How to minimize cloud security risks

By Todd R. Weiss, CIO |  Virtualization

It's scary out there in the cloud. Data thieves, hackers, criminals, they're all out there scouring the Internet around the clock for ways to get into your corporate networks so they can steal data from poorly protected businesses.

So how can your enterprise safely use the cloud and what do you need to know about protecting your data and infrastructure from the bad guys? Is it even possible that your business can safely use cloud computing?

None of these are simple questions, says Ara Trembly, principal of The Tech Consultant, an IT consultancy.

The first thing to do is to take a magnifying glass to your business and be totally honest with yourself as you review your organizational processes, security concerns and the value and importance of your business data, Trembly says.

"For some businesses, it will be inadvisable to use the cloud," Trembly says. "A business that uses data as its lifeblood" won't want to put that data out there where it would be more vulnerable. "Insurance companies are one of those businesses, as well as financial institutions, medical centers and doctor's offices."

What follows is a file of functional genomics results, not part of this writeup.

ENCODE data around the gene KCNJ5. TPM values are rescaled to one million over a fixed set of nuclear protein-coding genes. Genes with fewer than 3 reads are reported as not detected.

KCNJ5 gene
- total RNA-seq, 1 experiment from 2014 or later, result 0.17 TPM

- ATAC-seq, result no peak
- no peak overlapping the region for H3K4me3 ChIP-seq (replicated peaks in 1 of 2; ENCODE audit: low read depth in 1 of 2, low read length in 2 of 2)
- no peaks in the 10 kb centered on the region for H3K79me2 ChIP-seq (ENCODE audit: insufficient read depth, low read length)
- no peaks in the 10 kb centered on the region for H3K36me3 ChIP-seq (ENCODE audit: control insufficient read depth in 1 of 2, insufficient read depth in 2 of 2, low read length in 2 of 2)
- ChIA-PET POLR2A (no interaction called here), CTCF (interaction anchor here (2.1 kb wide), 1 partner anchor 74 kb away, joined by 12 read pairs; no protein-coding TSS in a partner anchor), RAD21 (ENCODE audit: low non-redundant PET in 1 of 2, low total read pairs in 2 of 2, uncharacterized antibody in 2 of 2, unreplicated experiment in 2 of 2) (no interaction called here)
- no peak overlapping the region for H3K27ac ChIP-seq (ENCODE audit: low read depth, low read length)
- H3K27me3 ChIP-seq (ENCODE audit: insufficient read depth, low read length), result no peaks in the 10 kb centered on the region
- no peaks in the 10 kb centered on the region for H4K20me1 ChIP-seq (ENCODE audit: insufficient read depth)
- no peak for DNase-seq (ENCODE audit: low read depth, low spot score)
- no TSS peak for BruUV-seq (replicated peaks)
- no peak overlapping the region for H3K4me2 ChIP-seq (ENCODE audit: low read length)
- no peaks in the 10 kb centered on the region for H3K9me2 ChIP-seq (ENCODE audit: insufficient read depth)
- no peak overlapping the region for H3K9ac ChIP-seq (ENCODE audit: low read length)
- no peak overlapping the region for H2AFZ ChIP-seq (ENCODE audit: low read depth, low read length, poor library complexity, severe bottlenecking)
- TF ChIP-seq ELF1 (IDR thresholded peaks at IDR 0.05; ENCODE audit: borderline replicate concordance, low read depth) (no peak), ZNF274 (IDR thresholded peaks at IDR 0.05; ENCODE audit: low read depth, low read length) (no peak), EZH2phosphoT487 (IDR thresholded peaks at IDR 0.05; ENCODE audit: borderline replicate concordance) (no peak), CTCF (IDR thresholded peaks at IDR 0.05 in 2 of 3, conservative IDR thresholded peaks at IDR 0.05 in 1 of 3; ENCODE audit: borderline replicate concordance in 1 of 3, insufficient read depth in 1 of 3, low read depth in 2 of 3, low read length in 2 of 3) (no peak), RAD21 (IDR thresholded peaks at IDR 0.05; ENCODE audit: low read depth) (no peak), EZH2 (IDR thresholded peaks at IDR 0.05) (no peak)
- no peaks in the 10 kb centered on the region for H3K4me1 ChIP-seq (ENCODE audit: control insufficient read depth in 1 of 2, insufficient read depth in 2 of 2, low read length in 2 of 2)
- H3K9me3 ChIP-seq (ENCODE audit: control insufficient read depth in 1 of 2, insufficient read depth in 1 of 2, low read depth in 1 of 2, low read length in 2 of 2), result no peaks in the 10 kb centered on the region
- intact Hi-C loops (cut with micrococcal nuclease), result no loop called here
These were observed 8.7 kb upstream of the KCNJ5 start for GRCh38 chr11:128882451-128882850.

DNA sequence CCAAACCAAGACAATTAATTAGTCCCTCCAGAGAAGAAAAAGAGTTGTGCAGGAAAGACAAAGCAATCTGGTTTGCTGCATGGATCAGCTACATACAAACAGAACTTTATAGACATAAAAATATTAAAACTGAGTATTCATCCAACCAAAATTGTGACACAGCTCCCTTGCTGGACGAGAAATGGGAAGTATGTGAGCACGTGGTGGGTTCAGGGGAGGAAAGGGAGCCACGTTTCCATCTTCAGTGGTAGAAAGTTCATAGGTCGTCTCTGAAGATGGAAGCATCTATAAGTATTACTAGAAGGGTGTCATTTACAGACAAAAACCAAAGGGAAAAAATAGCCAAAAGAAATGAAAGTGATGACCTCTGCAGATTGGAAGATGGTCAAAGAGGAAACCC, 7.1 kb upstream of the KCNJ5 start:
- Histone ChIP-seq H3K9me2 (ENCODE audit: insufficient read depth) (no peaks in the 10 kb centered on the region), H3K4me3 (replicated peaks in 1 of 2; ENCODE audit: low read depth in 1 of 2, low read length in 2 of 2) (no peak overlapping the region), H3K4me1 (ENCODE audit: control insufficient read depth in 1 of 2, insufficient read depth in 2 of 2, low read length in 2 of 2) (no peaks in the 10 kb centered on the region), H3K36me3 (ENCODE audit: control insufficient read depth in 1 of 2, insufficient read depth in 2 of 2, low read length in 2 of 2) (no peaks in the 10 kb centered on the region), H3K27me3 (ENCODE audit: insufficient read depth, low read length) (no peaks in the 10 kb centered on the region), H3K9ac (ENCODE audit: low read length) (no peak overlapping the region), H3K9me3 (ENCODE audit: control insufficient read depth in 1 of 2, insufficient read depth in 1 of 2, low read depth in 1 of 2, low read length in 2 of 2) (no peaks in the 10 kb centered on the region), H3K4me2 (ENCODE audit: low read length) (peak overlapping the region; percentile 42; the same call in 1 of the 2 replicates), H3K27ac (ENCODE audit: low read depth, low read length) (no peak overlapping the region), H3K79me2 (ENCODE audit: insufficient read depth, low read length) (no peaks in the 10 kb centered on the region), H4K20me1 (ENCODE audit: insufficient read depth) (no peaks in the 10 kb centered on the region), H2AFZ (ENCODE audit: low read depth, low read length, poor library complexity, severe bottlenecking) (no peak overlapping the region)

The problem is that if these kinds of businesses don't have their critical data in-house where they can work to maximize its protection and minimize the risks, then they can't be certain that the security is as good as it needs to be. "It's so easy for HIPAA violations to occur. Not that they're all being prosecuted right now, but they could be,"

Will it ever be possible that enterprises with super-critical data security requirements like these could ever use the cloud, whether public or private? Or will these kinds of security challenges make that impossible?

"At the moment I would say no," Trembly says. "The problem with the cloud and with any online application is that online security is really pretty bad and I don't expect that to improve significantly. And the reason it is so bad is that information is sellable, so if someone steals it, they can sell it. I think that some people do say that these problems will be solved eventually, but I don't think so."

That's the real challenge for data security, he says, because the criminals can stay ahead of the white hats who are working to prevent the intrusions and hacks that occur on a regular basis. "They go after Social Security numbers and anything that allow someone to pose as someone else. Anything collected in the realm of industrial espionage is sellable."

Originally published on CIO |  Click here to read the original story.
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